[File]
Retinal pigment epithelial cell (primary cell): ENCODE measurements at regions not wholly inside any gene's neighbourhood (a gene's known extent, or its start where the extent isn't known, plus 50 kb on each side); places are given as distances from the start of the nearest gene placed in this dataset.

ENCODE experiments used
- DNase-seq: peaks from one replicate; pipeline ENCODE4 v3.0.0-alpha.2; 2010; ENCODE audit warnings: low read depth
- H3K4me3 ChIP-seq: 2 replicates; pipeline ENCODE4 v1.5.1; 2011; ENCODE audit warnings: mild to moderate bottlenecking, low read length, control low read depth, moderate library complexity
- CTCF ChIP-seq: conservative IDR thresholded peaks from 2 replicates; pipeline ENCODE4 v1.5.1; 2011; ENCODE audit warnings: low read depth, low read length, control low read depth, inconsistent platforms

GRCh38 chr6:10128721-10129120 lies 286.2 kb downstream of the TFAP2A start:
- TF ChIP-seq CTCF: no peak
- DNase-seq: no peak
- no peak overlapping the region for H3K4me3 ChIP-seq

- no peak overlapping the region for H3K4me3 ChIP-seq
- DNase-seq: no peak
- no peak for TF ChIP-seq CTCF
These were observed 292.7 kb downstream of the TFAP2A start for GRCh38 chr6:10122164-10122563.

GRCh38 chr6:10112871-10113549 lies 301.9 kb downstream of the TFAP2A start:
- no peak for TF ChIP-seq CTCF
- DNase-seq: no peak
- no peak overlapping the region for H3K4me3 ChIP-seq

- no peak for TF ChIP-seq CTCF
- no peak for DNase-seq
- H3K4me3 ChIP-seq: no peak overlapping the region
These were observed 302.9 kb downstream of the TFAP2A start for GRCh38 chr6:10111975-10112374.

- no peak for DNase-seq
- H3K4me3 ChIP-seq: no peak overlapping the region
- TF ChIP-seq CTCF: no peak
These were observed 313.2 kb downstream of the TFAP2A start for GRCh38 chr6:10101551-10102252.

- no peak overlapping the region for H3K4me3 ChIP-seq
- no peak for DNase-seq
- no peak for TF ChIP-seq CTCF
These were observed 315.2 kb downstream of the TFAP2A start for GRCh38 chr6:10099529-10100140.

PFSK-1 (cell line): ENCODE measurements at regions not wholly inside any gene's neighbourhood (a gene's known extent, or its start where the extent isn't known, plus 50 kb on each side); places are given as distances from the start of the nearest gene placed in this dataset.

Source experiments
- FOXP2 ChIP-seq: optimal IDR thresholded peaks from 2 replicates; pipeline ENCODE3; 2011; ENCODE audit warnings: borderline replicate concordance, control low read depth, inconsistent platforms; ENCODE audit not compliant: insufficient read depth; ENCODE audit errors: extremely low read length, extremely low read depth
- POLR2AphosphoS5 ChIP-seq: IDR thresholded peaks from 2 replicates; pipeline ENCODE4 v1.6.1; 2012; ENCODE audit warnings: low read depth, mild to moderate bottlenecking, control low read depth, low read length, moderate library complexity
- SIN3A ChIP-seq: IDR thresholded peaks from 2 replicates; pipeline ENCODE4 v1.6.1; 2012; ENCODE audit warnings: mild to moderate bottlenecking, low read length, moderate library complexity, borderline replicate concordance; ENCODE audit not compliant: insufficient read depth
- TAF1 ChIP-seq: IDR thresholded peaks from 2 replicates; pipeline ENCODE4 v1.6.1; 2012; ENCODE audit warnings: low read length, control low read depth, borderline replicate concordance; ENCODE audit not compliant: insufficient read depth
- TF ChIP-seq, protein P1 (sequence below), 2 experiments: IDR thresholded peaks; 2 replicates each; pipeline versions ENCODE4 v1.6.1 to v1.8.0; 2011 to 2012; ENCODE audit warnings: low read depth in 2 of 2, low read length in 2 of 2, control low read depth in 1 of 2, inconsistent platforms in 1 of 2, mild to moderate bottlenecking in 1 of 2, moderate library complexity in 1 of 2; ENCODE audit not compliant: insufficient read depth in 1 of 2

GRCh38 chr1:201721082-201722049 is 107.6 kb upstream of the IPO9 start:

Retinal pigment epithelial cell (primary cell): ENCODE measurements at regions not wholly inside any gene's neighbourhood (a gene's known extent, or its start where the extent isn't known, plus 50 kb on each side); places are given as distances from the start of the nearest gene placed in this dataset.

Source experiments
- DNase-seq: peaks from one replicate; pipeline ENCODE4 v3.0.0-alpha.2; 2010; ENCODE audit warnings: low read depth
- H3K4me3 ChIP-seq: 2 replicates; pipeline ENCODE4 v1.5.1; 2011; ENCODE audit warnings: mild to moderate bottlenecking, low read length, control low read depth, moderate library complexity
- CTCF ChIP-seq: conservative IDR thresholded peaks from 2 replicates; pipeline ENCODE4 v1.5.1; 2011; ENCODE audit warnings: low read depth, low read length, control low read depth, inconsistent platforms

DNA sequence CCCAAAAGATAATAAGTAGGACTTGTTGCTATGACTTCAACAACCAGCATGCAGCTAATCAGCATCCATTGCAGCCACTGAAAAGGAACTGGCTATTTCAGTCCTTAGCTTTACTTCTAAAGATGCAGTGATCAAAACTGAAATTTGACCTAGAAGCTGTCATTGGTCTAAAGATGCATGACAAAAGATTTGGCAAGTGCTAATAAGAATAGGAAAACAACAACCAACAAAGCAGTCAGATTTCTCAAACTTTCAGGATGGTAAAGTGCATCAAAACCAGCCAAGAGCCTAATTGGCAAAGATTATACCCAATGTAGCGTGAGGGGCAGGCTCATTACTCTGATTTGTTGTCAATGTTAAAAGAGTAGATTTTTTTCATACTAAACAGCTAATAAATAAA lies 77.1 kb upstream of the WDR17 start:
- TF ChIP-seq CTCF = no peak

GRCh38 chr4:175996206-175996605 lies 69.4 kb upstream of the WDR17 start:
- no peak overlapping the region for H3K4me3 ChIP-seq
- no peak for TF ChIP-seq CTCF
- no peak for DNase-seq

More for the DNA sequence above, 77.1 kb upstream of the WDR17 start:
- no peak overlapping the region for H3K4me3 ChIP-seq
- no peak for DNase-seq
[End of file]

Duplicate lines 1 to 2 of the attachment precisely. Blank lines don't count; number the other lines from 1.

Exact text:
Retinal pigment epithelial cell (primary cell): ENCODE measurements at regions not wholly inside any gene's neighbourhood (a gene's known extent, or its start where the extent isn't known, plus 50 kb on each side); places are given as distances from the start of the nearest gene placed in this dataset.

ENCODE experiments used